A Guide to Digitization

This is a brief introduction to some of the questions you will need to ask yourself when you decide that you need to digitize materials for your digital project. Please keep in mind that this guide is not meant as a substitute to more detailed guidelines like those produced by the Library of Congress or Europeana. Rather, I hope you will use the following questions as means to reflect on the challenges and opportunities that come with the use of digital materials.

I.- What are your goals? Who is your audience? 

As with any other kind of project, you should first define your goals. Most importantly, you should ask yourself what is that you hope to achieve by including digital materials in your project. Perhaps you are hoping to make some texts or objects available to people who do not currently have access to them; or you want to highlight certain aspects of these materials to illustrate your ideas, reinforce your arguments, or present them in a different context. In either case, having a well defined set of goals will dictate many of the choices you will need to make when you start digitizing materials. 

You will also need to be very clear about the audience you are hoping to reach. How much familiarity or understanding can you expect your target audience will have of the digitized objects you plan to include in your project? Remember that our perceptions are strongly influenced by previous knowledge so, when thinking on what you can digitize and what is that you need to capture in those digital copies, you will need to take into consideration what your target audience may already know, or not know, about these materials.

Keep in mind that the more numerous or broad your goals are, the more difficult it will be to make digital copies that are useful. For instance, if your goal is to simply make a photograph available to more people, you may choose not to worry about including different versions of the photograph (in different resolutions). But if you are targeting a more expert audience, who may want to make copies of this photograph for use in different media, it may be better to include different versions of the photograph. Similarly, if your goal is not just to show the images in the photograph but also the materials and condition in which the photograph is, you will need to develop a strategy that will capture the specific aspects of the photograph you are hoping to communicate to your audience. This can include video, higher resolution images of specific elements of the photograph, or descriptive text.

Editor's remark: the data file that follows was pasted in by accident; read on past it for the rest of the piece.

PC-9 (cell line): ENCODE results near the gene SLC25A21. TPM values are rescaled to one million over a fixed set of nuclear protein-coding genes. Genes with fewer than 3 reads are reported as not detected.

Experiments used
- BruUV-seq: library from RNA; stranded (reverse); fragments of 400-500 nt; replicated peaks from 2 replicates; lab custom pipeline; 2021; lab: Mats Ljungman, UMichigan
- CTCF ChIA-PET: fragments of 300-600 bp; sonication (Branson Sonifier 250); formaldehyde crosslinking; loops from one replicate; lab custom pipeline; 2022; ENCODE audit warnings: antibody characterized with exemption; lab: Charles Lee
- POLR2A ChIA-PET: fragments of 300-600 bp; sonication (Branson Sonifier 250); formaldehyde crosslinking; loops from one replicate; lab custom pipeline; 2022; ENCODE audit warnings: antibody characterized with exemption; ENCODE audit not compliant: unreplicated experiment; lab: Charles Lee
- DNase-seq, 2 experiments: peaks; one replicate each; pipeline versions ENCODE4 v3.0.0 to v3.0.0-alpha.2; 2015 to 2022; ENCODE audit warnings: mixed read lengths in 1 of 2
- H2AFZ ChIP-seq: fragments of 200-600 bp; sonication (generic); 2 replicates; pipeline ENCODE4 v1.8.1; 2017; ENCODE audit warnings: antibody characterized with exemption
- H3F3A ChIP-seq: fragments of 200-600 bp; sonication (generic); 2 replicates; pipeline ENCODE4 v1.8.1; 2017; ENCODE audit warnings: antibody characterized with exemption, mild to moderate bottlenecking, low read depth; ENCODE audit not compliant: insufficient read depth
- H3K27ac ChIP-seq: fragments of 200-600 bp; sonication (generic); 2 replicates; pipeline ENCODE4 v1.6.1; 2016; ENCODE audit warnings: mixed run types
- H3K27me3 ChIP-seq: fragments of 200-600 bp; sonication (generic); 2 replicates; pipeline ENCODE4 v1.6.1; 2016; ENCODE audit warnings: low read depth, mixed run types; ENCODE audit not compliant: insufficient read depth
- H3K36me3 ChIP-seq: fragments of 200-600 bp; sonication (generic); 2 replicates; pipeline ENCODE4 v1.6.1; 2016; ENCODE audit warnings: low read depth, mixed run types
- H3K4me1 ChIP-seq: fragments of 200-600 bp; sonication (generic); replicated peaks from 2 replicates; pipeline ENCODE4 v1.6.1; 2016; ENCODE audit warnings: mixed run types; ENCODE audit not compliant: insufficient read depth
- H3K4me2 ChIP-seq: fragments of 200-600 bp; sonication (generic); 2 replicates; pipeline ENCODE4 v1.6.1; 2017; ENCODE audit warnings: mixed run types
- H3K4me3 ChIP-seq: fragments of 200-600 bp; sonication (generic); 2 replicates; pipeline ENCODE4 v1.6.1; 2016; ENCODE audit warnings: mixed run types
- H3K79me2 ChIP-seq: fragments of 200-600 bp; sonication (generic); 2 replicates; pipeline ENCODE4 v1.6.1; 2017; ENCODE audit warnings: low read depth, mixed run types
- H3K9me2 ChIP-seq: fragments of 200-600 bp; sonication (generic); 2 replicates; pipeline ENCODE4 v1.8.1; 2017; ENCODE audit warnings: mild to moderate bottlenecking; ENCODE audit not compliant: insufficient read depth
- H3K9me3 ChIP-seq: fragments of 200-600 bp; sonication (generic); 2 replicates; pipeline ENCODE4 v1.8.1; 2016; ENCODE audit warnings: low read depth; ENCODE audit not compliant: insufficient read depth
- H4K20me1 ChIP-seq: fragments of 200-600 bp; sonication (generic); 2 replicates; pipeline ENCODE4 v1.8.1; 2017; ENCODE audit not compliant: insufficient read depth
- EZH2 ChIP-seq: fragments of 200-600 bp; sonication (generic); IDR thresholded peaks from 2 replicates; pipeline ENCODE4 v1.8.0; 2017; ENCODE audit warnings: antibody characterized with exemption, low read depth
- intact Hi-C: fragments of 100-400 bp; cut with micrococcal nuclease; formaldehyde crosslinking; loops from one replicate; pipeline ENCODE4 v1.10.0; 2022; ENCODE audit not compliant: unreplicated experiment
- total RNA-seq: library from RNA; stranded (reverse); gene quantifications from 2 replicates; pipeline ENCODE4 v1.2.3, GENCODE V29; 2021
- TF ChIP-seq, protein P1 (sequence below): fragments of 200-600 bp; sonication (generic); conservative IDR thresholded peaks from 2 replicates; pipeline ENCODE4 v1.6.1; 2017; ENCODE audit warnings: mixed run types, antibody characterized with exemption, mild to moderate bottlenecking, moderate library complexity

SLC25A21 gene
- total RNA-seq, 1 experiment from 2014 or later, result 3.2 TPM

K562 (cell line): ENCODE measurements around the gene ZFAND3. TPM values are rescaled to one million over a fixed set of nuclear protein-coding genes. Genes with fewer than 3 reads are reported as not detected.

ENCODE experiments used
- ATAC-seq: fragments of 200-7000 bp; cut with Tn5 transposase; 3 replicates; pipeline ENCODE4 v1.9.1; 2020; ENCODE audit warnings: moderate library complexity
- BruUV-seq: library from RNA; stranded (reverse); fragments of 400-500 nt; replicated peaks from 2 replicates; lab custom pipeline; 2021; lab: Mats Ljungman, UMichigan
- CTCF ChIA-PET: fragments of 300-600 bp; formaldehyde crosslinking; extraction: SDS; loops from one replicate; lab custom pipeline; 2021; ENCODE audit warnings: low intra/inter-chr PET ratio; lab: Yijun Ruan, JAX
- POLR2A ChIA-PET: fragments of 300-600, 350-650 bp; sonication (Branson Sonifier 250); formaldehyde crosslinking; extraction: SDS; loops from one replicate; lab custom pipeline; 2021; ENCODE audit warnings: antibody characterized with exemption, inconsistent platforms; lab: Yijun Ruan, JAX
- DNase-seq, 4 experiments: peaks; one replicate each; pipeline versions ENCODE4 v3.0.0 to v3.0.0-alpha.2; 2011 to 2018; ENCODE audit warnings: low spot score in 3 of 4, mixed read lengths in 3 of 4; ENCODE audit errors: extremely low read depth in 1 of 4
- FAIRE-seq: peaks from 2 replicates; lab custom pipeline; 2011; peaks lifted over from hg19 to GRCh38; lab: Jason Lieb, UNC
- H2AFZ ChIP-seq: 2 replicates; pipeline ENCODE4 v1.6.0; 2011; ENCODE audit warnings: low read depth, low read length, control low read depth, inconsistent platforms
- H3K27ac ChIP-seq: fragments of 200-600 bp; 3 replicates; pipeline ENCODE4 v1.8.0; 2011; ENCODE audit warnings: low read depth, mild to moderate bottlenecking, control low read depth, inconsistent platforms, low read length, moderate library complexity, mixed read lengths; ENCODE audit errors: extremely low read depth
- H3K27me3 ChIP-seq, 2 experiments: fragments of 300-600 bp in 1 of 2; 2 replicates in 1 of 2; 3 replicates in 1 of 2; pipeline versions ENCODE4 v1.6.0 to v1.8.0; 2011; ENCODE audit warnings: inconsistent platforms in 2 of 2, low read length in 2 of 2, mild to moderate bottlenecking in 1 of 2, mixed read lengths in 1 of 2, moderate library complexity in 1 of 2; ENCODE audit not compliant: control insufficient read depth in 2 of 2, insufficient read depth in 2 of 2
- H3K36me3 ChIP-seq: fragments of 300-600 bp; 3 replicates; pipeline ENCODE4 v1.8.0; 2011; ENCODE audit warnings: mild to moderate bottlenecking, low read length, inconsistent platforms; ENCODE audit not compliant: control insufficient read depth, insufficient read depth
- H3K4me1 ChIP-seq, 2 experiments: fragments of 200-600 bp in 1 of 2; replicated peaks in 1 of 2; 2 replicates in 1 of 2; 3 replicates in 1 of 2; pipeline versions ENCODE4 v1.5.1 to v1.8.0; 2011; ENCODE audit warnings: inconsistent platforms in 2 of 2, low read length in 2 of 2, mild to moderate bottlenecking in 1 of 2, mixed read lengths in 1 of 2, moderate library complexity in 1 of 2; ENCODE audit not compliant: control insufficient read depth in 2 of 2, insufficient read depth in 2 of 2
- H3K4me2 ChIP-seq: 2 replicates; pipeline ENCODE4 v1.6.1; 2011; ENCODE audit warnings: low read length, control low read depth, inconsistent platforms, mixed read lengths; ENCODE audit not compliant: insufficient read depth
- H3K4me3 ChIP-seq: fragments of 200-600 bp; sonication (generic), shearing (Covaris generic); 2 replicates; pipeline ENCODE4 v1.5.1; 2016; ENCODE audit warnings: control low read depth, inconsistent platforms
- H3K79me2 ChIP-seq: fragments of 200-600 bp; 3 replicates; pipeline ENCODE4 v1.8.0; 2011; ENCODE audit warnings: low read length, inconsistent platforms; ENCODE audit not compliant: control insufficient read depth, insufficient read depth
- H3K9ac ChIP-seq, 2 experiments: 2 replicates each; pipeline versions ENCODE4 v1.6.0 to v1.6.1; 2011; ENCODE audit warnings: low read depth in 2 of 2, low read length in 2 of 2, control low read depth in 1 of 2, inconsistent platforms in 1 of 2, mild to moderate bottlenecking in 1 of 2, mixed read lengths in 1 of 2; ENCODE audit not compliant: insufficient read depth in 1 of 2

II.- What do you need to capture?

Once you have defined your goals and your audience you need to think about what is that you can digitize. Your need to ask yourself the following questions:

What materials do I need?

Do I have access to these materials?

Do I have a legal right to make digital copies of these materials?

Once you have an idea of what are the materials you need, where to find them, and have the appropriate permissions to use them, you will need to decide what is that you need these objects to represent. 

This will force you to refer once again to the goals of your project. How do you expect the users of your project will engage with these objects? Do you want them just to see the general characteristics of the objects, or do you want them to be able to appreciate more details such as size, texture, or even sound. Keep in mind that when digitizing you are making a digital copy of an object, text, or even sound, and that all copies, by their very nature, are an imperfect representation of the original. Thus you need to make decisions on what compromises you are willing to make, what elements of the objects should be captured in your representation, even if this means not capturing other aspects of the original.